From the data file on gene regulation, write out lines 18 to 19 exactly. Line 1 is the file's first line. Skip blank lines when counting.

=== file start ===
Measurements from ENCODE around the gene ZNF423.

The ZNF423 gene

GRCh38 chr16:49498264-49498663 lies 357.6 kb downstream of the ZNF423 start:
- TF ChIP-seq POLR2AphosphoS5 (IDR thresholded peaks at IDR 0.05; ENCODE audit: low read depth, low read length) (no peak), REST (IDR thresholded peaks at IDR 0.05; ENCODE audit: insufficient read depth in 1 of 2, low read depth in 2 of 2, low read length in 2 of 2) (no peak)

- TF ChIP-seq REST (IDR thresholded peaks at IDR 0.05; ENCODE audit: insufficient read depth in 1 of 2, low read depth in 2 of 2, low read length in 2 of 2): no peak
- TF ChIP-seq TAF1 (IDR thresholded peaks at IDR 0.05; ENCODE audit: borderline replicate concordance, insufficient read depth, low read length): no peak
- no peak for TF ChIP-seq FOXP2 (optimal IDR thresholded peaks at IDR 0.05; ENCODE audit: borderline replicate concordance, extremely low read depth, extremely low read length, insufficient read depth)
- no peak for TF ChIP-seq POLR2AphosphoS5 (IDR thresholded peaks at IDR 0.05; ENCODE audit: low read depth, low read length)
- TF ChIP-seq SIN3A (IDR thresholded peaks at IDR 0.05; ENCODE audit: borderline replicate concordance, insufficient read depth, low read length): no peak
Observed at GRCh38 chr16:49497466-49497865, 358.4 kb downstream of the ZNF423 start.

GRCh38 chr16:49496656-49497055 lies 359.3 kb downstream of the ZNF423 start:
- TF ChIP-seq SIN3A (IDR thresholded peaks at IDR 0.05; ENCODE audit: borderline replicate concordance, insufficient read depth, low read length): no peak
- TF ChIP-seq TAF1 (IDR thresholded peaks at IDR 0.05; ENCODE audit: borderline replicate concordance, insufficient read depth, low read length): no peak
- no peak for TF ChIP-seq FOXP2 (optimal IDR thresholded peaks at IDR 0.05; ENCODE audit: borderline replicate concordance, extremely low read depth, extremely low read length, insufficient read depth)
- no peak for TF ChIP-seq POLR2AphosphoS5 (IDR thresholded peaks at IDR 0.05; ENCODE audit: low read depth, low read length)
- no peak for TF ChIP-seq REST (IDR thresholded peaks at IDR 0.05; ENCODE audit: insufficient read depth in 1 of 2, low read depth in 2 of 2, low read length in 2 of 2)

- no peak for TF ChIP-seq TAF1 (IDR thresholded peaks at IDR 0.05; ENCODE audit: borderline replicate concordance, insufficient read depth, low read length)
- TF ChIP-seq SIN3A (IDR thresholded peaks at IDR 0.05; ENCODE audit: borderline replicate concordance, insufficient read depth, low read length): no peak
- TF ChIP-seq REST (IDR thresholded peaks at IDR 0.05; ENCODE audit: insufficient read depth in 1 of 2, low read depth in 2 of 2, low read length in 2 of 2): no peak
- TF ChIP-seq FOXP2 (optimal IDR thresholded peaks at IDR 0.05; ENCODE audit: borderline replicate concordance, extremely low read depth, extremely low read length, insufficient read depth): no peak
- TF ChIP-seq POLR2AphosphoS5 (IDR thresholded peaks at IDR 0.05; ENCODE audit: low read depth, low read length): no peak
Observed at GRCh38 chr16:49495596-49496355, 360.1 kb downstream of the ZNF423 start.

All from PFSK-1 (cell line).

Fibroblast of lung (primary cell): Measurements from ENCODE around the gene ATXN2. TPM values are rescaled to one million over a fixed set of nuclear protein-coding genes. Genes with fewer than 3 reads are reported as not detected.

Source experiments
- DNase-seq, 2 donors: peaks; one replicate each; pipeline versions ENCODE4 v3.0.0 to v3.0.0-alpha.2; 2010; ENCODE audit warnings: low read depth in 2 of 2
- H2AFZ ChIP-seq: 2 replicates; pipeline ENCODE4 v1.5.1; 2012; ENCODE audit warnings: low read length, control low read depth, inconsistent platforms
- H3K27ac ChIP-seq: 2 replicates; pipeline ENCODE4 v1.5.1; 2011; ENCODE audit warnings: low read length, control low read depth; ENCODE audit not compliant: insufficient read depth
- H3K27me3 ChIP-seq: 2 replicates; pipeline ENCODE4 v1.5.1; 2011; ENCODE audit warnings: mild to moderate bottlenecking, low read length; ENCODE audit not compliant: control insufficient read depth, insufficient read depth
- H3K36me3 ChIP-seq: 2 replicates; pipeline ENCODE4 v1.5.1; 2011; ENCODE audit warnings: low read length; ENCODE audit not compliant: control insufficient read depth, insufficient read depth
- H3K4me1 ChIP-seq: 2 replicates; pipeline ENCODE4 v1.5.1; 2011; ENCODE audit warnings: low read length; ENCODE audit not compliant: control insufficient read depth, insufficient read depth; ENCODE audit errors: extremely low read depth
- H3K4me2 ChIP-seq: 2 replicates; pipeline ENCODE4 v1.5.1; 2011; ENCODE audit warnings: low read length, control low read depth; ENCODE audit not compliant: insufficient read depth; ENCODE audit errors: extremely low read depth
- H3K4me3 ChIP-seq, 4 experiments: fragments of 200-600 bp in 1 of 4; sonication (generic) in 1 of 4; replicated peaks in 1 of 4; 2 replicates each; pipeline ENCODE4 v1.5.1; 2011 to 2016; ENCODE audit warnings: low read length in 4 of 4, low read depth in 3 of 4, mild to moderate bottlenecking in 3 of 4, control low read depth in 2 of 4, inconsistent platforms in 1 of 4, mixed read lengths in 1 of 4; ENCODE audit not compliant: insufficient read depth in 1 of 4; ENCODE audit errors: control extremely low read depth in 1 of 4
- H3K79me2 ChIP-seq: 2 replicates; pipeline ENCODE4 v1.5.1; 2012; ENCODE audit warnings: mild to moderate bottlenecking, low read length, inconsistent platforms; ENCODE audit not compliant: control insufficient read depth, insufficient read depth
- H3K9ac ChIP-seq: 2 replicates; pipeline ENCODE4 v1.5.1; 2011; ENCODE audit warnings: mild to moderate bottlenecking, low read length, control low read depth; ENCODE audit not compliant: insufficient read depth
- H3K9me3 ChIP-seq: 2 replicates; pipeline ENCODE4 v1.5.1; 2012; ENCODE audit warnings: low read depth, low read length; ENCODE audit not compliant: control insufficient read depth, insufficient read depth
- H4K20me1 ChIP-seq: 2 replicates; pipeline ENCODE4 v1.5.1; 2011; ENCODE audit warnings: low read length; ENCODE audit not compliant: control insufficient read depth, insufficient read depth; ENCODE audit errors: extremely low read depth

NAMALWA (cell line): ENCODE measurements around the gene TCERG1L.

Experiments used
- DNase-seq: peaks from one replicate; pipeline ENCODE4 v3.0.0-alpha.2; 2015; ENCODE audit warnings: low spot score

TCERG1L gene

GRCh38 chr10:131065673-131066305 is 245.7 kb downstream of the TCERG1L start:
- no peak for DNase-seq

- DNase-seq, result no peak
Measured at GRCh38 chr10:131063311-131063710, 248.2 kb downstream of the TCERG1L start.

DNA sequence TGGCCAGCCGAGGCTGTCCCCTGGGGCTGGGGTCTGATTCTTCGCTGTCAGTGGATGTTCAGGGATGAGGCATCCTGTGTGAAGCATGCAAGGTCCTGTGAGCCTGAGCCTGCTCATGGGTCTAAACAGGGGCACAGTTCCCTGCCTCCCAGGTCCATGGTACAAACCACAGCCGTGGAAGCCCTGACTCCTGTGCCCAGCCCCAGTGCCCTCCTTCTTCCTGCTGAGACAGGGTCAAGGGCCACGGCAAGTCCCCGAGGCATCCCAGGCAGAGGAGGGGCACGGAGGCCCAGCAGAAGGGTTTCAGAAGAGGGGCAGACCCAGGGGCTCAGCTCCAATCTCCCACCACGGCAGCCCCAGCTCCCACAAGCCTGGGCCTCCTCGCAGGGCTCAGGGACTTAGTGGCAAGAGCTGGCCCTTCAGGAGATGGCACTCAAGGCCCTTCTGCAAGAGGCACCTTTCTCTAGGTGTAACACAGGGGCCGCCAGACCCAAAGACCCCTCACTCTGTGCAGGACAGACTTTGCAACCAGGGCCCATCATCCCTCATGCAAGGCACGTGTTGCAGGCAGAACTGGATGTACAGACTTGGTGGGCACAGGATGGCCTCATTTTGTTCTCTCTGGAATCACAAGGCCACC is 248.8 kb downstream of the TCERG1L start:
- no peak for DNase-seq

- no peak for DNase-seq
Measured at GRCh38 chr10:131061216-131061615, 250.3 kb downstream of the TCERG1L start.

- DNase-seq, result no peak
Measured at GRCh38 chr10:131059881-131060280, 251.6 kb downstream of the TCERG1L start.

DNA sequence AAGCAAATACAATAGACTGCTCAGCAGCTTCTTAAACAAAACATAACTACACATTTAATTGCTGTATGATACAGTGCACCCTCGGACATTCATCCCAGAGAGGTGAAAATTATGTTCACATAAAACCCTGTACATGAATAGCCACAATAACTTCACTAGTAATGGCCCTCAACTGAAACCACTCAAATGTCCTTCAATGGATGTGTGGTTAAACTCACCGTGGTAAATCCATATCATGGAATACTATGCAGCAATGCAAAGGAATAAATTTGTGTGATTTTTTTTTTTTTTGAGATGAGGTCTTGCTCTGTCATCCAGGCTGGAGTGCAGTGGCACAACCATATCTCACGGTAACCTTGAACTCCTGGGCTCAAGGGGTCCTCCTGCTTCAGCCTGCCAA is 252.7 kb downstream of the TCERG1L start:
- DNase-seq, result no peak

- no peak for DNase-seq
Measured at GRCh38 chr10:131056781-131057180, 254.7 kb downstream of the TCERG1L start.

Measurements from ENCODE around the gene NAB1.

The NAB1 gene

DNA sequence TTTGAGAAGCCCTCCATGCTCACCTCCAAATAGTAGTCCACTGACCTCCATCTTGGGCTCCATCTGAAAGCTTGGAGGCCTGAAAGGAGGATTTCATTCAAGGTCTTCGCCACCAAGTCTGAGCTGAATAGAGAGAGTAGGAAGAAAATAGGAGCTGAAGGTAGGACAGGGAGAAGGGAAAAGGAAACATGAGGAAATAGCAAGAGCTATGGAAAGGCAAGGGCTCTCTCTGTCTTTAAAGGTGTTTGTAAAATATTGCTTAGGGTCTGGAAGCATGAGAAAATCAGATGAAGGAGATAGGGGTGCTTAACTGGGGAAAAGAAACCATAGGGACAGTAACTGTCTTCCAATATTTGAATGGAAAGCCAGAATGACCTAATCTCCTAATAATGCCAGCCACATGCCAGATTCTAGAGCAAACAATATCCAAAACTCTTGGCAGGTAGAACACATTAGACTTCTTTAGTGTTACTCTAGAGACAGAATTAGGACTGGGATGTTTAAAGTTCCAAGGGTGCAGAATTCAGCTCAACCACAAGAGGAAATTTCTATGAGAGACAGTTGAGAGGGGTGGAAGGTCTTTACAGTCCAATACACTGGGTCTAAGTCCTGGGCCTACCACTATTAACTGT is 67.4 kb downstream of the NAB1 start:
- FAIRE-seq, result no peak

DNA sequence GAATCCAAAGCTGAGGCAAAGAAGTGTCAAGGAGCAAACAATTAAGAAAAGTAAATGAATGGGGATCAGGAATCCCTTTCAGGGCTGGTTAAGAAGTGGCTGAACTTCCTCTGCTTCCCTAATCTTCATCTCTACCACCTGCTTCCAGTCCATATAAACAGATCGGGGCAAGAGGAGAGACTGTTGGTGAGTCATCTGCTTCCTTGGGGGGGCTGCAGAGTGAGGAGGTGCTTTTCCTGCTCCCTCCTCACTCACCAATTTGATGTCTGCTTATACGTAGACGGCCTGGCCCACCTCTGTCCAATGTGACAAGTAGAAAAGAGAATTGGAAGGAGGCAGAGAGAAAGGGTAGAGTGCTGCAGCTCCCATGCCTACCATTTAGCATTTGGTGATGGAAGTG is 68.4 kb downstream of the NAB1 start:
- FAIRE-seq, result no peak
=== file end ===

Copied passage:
- TF ChIP-seq SIN3A (IDR thresholded peaks at IDR 0.05; ENCODE audit: borderline replicate concordance, insufficient read depth, low read length): no peak
- TF ChIP-seq REST (IDR thresholded peaks at IDR 0.05; ENCODE audit: insufficient read depth in 1 of 2, low read depth in 2 of 2, low read length in 2 of 2): no peak